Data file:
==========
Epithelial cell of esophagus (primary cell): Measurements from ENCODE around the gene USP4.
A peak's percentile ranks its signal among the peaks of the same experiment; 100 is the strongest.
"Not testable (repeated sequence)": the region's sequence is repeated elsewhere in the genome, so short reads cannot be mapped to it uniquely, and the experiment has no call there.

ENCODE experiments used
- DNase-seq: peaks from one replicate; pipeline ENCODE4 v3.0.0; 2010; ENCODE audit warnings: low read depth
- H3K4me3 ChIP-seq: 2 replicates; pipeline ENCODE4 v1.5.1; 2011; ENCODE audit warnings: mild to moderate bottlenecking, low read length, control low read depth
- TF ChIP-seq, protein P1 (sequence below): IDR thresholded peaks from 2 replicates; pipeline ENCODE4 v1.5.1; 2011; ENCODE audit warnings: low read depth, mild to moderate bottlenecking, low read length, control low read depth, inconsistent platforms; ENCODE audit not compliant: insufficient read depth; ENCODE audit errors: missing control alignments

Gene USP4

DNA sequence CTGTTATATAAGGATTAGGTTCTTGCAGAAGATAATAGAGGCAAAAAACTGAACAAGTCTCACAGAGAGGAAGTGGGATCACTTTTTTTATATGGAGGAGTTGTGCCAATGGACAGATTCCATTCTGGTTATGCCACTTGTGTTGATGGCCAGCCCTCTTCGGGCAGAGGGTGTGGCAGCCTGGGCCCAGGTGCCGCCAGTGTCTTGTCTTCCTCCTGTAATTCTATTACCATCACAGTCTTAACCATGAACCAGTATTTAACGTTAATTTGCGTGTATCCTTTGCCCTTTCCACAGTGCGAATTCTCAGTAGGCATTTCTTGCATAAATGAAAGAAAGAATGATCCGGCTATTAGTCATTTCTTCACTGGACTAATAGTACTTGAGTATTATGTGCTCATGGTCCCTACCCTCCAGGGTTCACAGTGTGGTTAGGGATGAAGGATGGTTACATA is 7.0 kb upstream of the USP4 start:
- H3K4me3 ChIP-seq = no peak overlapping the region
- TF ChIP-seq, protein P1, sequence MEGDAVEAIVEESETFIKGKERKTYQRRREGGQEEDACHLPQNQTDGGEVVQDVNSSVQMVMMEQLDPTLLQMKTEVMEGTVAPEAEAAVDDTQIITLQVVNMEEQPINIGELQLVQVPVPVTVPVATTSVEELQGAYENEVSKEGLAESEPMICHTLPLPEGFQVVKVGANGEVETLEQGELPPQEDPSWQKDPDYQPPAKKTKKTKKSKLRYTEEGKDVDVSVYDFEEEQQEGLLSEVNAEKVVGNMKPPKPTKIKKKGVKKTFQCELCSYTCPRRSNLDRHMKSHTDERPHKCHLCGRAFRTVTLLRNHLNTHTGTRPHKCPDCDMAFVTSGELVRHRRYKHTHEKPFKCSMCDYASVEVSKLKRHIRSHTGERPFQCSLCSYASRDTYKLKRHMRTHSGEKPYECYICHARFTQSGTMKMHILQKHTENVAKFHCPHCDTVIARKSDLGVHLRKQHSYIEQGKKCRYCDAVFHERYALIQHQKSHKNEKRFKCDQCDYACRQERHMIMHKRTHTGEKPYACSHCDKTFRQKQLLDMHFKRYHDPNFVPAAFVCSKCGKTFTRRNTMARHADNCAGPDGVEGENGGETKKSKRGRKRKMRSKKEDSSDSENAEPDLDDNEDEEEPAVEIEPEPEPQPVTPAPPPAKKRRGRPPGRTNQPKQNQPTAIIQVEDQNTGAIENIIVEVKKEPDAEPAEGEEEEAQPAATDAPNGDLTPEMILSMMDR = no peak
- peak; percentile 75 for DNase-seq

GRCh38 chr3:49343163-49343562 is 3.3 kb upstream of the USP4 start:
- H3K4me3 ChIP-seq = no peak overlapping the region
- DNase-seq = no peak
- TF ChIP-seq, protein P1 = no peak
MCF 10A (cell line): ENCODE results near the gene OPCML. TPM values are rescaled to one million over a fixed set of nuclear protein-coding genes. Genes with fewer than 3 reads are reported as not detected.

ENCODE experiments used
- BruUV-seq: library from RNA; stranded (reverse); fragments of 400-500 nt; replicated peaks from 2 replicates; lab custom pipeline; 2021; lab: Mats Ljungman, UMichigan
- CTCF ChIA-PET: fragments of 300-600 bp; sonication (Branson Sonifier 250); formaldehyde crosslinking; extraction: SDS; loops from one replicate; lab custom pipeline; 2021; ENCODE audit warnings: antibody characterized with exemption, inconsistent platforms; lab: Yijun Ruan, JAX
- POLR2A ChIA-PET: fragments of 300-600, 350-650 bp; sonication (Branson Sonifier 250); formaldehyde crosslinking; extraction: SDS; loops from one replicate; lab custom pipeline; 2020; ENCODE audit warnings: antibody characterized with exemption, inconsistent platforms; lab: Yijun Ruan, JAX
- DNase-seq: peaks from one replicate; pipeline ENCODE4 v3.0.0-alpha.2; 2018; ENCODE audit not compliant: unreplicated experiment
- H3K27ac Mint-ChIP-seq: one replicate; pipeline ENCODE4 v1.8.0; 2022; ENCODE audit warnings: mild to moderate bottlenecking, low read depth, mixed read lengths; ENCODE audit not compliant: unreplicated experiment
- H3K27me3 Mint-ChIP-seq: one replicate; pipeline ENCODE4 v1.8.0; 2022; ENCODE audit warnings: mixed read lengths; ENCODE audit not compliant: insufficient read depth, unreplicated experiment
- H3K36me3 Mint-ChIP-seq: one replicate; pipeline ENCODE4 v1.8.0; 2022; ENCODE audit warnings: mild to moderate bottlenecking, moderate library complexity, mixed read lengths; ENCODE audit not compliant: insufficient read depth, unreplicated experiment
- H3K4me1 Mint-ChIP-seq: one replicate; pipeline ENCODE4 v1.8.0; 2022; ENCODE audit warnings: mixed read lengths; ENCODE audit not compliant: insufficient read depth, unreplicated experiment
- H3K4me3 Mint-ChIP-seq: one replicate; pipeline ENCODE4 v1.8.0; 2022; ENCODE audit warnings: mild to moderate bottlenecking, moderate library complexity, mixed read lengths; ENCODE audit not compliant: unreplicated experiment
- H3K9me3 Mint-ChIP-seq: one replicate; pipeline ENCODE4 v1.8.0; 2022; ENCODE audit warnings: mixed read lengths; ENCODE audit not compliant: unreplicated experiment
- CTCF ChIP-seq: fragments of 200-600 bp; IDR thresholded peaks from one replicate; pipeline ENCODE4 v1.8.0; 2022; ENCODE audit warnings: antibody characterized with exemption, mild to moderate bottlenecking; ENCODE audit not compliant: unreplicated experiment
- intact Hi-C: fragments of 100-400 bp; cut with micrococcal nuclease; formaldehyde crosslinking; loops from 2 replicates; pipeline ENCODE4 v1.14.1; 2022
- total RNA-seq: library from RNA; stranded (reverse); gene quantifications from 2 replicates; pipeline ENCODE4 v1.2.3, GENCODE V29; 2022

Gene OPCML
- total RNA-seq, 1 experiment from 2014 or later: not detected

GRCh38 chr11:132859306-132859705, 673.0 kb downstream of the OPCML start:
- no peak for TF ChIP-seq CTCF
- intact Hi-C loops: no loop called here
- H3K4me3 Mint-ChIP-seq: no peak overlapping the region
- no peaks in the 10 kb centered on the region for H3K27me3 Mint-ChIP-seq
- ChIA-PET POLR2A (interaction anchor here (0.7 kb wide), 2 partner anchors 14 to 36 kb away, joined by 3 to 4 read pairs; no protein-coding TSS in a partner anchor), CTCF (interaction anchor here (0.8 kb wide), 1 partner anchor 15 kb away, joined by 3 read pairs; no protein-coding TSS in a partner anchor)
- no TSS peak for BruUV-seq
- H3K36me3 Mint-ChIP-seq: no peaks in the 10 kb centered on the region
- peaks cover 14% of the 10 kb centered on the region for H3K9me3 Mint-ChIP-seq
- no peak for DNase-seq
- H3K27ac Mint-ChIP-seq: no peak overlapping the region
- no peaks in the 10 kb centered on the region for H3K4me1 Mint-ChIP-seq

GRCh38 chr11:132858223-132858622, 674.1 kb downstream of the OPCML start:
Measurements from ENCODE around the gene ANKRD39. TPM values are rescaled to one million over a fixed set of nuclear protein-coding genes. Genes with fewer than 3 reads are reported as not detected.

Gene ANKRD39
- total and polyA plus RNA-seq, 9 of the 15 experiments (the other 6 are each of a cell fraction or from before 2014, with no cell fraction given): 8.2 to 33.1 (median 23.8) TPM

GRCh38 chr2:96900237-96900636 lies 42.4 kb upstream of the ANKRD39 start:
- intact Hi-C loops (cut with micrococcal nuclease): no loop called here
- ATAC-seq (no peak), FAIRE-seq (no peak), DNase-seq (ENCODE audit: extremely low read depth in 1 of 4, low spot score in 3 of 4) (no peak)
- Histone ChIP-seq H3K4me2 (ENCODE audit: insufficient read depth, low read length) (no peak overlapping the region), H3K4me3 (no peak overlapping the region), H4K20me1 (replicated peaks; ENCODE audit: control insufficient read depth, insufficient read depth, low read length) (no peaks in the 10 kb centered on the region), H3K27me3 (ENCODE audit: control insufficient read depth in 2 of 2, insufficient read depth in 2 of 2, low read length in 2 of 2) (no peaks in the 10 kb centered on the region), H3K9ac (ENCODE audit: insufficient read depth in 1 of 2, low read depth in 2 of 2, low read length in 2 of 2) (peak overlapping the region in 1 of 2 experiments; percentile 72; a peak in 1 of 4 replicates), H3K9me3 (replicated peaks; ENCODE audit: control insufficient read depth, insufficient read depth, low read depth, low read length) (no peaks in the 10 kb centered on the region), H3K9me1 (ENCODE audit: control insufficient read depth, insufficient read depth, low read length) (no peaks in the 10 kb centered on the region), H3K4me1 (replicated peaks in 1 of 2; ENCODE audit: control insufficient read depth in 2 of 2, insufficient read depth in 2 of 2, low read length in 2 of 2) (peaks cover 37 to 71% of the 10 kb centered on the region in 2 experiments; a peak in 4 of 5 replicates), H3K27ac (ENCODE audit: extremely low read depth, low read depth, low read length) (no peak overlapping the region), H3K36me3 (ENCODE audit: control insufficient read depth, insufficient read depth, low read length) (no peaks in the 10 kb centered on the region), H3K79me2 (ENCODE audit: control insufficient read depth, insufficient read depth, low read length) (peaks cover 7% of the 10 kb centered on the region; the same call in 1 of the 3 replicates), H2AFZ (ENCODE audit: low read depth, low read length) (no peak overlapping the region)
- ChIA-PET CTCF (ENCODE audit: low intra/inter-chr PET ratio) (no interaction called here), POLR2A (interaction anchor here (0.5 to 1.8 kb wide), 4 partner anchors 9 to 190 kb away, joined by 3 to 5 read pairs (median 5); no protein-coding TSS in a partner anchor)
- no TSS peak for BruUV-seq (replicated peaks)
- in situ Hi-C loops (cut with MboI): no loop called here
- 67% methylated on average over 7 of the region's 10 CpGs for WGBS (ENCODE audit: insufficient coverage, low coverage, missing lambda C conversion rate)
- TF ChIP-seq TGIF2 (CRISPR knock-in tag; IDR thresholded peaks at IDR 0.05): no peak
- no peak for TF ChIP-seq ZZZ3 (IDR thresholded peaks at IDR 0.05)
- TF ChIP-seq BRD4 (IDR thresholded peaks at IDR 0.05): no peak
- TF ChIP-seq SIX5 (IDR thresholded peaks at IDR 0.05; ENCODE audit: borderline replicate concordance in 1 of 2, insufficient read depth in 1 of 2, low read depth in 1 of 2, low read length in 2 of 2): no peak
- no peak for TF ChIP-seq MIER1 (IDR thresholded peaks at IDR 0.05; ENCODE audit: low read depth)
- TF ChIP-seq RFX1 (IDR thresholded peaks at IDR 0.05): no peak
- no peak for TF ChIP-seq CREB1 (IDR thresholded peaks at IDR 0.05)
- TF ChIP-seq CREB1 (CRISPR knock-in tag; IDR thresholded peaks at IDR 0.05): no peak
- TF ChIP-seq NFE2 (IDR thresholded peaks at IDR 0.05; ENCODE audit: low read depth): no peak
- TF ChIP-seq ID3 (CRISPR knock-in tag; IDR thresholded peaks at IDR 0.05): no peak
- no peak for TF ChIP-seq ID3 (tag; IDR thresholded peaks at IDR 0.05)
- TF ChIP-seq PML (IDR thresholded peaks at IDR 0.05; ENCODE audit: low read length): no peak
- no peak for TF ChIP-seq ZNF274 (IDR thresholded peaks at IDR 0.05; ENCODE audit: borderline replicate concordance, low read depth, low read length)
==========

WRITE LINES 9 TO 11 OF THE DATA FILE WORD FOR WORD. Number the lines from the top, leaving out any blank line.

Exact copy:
DNA sequence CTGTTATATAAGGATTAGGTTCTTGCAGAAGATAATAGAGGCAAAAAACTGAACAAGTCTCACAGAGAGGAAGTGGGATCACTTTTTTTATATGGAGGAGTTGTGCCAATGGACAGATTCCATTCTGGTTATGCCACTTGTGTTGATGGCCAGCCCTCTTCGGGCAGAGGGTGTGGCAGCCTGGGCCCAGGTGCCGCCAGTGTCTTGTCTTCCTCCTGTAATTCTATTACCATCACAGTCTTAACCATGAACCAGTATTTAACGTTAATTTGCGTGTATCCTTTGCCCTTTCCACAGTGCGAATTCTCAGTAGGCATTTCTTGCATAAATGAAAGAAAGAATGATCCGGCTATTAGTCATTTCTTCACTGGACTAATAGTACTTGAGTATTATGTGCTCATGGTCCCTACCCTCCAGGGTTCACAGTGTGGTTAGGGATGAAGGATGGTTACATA is 7.0 kb upstream of the USP4 start:
- H3K4me3 ChIP-seq = no peak overlapping the region
- TF ChIP-seq, protein P1, sequence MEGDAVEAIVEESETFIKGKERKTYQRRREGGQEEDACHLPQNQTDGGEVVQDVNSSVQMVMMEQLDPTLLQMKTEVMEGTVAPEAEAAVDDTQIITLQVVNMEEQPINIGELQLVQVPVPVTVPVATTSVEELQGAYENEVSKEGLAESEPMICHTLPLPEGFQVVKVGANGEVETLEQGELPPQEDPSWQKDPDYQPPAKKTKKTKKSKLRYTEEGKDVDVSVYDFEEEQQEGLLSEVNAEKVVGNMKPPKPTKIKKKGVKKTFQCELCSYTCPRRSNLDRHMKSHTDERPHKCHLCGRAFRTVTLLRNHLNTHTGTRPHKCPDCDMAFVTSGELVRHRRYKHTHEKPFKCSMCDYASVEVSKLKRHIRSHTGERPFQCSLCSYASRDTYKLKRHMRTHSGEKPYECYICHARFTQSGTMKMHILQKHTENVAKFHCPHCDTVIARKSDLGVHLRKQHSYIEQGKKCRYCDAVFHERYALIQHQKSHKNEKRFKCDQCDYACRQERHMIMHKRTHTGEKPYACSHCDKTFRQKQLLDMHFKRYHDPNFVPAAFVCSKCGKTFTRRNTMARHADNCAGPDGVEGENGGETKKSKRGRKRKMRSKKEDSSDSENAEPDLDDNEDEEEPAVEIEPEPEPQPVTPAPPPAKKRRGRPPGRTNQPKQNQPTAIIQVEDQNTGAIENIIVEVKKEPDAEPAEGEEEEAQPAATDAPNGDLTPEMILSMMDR = no peak